Identifying Predictors of Depression Development in Head and Neck Cancer Patients

Presentation: AHNS062
Topic: Quality of Care and Clinical Pathways
Type: Oral
Date: Thursday, April 19, 2018
Session: 3:30 PM - 4:30 PM Quality Engineering and Pathways
Authors: Aru Panwar, MD1, Katherine Rieke, MPH, MA2, Kendra Schmid, PhD2, William Burke, MD3, Harlan Sayles, MS2, Matthew Dobbertin, DO4, Diane Bessette, PA5, William Lydiatt, MD1
Institution(s): 1Estabrook Cancer Center, Nebraska Methodist Hospital, Omaha, Nebraska, 2College of Public Health, University of Nebraska Medical Center, Omaha, Nebraska, 3Banner Alzheimer's Institute, Phoenix, Arizona, 4Boys Town Child and Adolescent Psychiatry Clinic, Boys Town, Nebraska, 5Department of Psychiatry, University of Nebraska Medical Center, Omaha, Nebraska

Background: head and neck cancer patients experience increased risk for depression and compromised quality of life. Pre-emptively identifying patients at risk for depression during head and neck cancer therapy can help establish targeted interventions.

Methods: Data analyses from a randomized trial examining prophylaxis with antidepressant escitalopram oxalate, in 125 patients diagnosed with new or recurrent stage II-IV head and neck epidermoid carcinoma, was aimed at identifying predictors of depression development. Depression was measured using the Quick Inventory of Depressive Symptomatology-Self Rated (QIDS-SR). We analyzed data from the baseline visit to determine if any of the variables were associated with development of moderate or greater depression (primary endpoint of the study).

Data were stratified by treatment intervention to determine the predictive cutoff values for development of depression in both the escitalopram and placebo groups using QIDS-SR. Continuous variables were analyzed using t-tests and categorical variables were analyzed using Fisher’s exact test or Chi-square test. Multivariable receiver operating characteristic (ROC) analyses were used to identify the optimum cutoff points for depression development. All tests were two-sided with p-value set at 0.05 for statistical significance.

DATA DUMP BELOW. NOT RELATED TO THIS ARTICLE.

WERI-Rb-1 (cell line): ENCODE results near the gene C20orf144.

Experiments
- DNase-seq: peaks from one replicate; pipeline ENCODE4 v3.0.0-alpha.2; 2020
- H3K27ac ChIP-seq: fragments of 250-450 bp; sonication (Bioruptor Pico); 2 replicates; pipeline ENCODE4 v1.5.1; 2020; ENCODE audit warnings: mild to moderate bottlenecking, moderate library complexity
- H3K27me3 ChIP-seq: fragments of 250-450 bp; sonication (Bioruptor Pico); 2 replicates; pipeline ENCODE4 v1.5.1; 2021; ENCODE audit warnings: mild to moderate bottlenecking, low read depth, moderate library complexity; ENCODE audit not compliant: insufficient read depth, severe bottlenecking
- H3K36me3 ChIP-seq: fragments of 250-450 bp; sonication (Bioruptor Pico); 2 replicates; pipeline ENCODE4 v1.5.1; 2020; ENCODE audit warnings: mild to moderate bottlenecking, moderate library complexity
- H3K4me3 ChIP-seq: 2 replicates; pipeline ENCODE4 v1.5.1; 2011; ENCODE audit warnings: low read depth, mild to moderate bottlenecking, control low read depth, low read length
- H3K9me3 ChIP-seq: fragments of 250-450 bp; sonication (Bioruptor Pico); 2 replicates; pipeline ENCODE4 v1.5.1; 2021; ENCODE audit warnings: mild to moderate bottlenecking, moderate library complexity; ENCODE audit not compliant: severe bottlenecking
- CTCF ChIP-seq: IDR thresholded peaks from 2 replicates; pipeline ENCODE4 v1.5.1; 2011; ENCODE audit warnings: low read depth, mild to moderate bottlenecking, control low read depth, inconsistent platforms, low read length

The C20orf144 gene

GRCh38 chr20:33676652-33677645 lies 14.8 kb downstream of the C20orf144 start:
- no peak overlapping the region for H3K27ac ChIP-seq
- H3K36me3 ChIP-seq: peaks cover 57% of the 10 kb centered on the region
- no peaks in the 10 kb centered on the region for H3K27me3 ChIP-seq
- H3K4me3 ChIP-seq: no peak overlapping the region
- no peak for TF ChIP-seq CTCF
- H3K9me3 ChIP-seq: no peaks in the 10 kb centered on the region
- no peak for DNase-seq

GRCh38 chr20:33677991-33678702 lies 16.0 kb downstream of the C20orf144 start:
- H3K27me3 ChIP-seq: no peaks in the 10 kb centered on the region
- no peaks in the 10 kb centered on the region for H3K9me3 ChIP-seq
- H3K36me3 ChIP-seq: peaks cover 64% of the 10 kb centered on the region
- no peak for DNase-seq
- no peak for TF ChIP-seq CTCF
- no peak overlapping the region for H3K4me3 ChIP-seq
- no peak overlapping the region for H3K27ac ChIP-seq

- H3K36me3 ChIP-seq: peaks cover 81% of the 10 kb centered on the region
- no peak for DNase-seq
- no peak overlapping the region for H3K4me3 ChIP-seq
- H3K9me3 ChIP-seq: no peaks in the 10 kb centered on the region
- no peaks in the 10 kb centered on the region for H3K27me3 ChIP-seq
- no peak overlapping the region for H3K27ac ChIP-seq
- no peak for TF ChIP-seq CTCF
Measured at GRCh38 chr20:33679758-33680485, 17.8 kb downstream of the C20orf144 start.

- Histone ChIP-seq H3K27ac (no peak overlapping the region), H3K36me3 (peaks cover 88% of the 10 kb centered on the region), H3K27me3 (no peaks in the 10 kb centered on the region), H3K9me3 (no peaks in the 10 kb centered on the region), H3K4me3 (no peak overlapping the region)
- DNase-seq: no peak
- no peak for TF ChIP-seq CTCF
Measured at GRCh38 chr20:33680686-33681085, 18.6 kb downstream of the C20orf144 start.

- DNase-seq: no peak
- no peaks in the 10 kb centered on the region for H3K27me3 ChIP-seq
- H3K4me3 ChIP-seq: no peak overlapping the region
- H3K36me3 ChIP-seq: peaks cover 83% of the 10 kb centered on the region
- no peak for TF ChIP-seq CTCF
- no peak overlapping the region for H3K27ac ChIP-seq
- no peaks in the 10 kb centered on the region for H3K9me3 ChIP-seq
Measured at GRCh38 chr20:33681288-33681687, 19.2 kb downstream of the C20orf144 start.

Results: The mean baseline QIDS-SR scores of those who developed moderate or greater depression over the study period were significantly higher than the baseline scores of those individuals who did not develop depression over the study period (6.2 vs. 4.2, respectively). No subject who developed depression had a baseline score of less than 2, and the majority of the depressed group had baseline scores of 4 or greater. Independent of randomization to treatment arm, for the overall patient cohort, a baseline score of 2 or higher correctly identified 100% of patients who eventually developed moderate or severe depression during the course of their treatment for head and neck carcinoma. Negative predictive value (NPV) at this level is 100 percent, while the positive predictive value (PPV) is 19 percent.

Development of moderate or severe depression was also associated with type of initial treatment (radiation). In the placebo group, 12 of 31 patients (39%) who received radiotherapy as part of their initial definitive therapy,  developed depression during the study period, compared to only 4 out of 34 (12%) who did not receive radiation as part of their initial treatment strategy (p=0.020). In the absence of other confounders, particularly use of the trial drug escitalopram, these findings suggest association between development of depression and use of radiotherapy in these patients. 

Conclusions: Baseline symptoms (QIDS-SR) and initial radiation-based therapy may predict depression in patients receiving treatment for head and neck cancer. QIDS-SR baseline scores of 2 or greater served well to identify patients who may benefit the most from pharmacologic prophylaxis of depression.